Demystifying the Amazon Valuation Dilemma


Amazon: the Valuation Dark Side

It is no secret that Amazon (AMZN) has been a disruptive force, especially relating to the retail sector. On the other hand, the company is also an enigma to the value focused fundamental investor such as yours truly. Over its entire operating history as a publicly traded company, Amazon has commanded what can only be called stratospheric earnings multiples (P/E ratios). Whether you’re looking at trailing twelve month (ttm) earnings, forward earnings or a blend of the two, Amazon’s P/E ratio is typically reported at more than 100 times earnings.

This seems bizarre because from a profitability point of view, Amazon looks like a real dud. Their gross profit margins have historically come in above 20%, and for 2016 their gross profit margin exceeded 35%. However, net profit margins are a different story entirely. When they do generate a net profit margin, which they only occasionally do, it is typically razor thin. Furthermore, Amazon has often generated large negative net profit margins. Therefore, the primary reason why their P/E ratios are so high is because they produce very little in the way of earnings (E).

Amazon: The Fairly Valued Perspective

On the other hand, Amazon’s revenue growth has been nothing short of extraordinary. The same can be said for Amazon’s prodigious operating cash flow growth, and the company does report a lot of free cash flow, although there is some controversy related to how Amazon reports free cash flow. Here is an article written by Seeking Alpha author who goes by Slim Shady that debates the authenticity of how Amazon reports free cash flow.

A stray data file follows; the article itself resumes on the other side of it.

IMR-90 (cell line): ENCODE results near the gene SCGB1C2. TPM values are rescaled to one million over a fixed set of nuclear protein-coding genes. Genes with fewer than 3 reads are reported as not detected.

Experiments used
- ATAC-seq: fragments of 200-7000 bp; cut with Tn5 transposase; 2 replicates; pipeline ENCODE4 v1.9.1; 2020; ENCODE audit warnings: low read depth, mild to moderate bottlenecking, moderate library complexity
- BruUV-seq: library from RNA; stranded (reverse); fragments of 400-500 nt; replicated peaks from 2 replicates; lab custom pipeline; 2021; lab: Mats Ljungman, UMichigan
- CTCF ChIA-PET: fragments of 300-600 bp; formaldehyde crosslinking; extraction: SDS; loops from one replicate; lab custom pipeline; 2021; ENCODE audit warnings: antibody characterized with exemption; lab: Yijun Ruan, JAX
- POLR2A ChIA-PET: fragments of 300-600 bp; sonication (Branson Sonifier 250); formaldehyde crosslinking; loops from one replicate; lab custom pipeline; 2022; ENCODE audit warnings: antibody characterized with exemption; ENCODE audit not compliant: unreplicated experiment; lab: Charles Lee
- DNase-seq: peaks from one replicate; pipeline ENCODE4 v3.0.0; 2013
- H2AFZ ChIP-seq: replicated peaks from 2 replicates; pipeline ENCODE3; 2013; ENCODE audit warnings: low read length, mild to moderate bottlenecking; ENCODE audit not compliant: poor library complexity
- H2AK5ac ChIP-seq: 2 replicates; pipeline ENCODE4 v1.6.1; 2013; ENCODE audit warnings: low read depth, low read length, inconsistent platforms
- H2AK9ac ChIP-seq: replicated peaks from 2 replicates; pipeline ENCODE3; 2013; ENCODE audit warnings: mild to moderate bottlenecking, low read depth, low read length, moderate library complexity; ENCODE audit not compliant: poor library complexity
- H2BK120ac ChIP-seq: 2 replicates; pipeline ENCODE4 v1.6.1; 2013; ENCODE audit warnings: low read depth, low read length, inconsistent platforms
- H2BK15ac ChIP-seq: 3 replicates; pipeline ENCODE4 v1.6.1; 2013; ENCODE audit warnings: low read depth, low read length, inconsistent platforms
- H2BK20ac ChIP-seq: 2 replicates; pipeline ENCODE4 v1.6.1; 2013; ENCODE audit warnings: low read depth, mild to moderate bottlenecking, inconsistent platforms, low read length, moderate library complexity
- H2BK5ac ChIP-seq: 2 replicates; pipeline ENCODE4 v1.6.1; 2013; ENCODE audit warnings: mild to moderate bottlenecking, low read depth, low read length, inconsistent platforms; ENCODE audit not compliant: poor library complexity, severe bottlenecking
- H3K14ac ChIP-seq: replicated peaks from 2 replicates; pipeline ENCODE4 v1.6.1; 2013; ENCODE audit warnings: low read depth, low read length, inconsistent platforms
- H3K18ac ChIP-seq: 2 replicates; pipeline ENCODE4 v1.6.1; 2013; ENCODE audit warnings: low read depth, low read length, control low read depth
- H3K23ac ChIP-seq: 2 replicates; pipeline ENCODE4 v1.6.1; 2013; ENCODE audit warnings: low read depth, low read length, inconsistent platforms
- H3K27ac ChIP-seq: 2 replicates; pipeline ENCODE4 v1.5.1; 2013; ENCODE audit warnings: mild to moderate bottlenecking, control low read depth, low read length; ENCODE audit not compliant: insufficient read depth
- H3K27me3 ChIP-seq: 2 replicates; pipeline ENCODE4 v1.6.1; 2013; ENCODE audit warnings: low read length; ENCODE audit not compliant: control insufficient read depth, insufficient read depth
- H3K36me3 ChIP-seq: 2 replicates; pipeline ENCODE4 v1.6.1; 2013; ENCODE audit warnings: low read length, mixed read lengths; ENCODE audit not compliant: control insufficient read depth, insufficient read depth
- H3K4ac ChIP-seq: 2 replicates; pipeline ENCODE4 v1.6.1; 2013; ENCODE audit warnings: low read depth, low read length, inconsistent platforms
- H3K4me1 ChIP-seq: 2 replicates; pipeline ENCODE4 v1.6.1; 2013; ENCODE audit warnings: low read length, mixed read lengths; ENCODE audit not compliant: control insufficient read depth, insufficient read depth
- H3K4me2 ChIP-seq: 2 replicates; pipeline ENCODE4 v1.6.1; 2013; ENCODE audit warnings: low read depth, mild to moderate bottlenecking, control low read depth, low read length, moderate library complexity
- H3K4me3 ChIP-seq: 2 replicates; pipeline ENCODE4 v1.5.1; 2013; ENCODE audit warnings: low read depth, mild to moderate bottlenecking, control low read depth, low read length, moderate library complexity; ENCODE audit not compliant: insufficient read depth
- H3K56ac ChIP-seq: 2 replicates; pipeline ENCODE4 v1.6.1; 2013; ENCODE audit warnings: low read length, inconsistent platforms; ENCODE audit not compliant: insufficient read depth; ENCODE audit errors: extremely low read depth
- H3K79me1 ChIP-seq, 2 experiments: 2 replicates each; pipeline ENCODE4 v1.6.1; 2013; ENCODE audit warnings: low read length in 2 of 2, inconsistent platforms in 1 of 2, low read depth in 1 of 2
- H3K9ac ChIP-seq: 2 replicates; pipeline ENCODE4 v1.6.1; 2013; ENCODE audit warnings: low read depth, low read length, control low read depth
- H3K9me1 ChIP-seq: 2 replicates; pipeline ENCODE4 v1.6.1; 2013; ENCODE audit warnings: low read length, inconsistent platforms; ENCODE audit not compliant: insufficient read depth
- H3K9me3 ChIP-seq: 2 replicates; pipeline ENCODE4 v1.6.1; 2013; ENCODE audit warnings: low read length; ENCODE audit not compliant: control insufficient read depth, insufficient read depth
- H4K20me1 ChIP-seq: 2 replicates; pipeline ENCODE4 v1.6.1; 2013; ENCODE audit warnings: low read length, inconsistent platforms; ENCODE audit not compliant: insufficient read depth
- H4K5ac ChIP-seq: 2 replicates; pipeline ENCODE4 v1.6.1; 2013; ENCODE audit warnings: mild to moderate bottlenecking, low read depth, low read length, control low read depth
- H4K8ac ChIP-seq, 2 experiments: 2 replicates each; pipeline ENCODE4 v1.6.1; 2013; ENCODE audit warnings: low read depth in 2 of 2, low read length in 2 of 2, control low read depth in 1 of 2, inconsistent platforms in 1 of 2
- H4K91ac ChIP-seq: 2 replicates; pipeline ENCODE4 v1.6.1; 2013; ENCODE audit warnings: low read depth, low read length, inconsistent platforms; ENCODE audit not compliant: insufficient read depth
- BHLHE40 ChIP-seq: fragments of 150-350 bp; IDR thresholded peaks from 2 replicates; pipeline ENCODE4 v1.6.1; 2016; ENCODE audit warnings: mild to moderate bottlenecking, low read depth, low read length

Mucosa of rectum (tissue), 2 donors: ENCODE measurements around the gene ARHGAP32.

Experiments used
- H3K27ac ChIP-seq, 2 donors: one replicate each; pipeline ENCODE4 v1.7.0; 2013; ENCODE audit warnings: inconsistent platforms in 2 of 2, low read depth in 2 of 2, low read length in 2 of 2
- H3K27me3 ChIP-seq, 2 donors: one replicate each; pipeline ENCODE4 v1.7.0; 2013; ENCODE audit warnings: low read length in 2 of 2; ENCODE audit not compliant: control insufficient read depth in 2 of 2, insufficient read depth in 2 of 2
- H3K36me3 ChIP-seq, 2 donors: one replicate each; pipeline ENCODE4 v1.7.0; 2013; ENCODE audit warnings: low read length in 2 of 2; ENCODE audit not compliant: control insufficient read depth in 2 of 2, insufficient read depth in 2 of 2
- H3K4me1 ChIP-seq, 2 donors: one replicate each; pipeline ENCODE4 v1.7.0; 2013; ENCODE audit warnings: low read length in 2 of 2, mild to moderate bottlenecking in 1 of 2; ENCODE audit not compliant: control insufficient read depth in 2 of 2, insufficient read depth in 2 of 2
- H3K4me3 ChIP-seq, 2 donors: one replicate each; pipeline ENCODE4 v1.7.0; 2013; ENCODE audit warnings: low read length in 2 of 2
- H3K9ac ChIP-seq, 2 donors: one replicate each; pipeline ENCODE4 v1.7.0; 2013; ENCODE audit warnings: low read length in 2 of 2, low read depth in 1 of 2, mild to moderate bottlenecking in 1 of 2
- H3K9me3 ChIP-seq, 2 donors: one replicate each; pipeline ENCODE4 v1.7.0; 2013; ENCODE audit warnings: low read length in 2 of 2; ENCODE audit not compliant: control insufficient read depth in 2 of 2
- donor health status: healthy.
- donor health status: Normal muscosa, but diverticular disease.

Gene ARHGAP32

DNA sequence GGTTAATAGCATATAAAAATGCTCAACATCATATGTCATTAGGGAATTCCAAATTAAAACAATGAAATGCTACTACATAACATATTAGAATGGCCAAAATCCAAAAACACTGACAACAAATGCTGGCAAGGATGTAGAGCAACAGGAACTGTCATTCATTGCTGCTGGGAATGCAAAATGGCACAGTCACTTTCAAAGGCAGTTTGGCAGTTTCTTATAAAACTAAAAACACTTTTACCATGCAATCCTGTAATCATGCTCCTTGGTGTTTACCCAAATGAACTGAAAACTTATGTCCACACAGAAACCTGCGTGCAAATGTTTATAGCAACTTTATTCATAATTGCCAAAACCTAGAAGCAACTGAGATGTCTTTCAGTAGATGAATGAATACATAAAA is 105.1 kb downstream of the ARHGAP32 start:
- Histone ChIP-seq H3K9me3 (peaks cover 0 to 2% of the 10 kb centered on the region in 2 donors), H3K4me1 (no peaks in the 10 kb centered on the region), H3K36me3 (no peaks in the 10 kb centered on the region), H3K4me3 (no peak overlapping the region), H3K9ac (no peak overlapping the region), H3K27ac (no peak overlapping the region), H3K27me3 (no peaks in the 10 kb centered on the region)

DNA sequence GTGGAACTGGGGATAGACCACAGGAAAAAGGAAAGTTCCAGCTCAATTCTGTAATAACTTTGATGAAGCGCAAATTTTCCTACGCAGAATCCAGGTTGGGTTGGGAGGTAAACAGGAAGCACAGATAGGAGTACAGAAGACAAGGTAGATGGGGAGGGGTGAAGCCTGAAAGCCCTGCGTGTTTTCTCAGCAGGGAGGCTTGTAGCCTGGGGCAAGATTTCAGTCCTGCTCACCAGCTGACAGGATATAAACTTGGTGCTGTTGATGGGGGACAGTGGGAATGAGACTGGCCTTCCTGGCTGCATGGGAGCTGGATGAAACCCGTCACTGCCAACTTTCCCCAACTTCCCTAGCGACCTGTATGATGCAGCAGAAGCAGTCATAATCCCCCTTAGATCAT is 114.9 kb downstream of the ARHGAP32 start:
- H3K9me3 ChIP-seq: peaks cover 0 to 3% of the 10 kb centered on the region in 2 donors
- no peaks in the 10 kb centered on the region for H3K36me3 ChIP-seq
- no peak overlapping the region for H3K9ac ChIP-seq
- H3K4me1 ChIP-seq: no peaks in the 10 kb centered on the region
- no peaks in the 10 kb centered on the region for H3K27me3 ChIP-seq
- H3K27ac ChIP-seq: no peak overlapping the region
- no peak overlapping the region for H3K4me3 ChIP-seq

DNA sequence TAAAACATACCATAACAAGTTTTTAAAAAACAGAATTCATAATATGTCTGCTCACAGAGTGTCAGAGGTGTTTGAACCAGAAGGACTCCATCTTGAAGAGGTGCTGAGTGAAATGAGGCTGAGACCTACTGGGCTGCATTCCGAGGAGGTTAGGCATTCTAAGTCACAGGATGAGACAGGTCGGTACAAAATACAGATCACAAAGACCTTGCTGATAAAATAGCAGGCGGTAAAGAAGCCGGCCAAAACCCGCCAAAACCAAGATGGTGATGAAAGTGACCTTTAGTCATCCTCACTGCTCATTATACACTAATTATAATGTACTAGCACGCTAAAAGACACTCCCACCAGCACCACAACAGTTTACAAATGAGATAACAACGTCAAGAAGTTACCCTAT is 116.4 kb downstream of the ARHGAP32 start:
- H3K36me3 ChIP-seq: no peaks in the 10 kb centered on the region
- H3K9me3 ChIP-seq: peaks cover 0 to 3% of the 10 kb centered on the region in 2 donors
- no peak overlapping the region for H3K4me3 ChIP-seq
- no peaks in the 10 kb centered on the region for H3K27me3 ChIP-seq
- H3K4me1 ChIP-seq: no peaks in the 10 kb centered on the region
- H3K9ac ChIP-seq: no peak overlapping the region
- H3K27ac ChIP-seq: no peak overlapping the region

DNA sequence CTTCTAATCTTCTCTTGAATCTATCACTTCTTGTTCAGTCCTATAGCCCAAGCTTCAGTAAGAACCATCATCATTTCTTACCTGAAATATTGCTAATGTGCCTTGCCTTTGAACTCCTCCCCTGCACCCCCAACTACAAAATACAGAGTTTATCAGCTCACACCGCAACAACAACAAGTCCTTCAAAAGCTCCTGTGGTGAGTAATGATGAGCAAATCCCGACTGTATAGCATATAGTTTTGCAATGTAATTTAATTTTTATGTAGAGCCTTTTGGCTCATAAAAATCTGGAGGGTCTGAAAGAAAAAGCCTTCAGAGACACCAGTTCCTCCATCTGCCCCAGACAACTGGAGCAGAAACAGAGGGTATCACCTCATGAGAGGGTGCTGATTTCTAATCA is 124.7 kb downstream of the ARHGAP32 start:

Nevertheless, even though the company generates significant cash flows, its record of returning cash to investors would have to be given a resounding F or failing grade. Amazon is a growth stock, and as such, pays no dividend so there is no cash returned in this traditional sense. Additionally, Amazon does not buy back shares; instead, they have increased their share count by approximately 5% per annum since 1996.

However, the point that Amazon is a growth stock should not be taken lightly. A true growth stock like Amazon requires capital investment to fund their growth. Therefore, it’s quite typical that a growth stock does not pay a dividend. Instead of paying a dividend, growth stocks like Amazon utilize every bit of capital at their disposal to continue funding future growth. This also speaks to the reason why Amazon raises capital by issuing additional shares. As an aside, Amazon also generously utilizes their shares to compensate employees of the company. Nevertheless, as far as growth stocks go, Amazon, led by Jeff Bezos, could arguably be called the most growth hungry company in history.

But perhaps most importantly as it relates to this article, this growth hungry corporate culture speaks to Amazon’s lack of profitability. Jeff Bezos has clearly been content and willing to forgo profits in favor of achieving rapid growth. Nevertheless, even though Amazon is light on profitability, the company’s revenue and reported operating cash flow growth have indisputably created enormous shareholder value. Consequently, I suggest that Amazon actually appears fairly valued when shares are viewed from the perspective of operating cash flow and operating cash flow growth.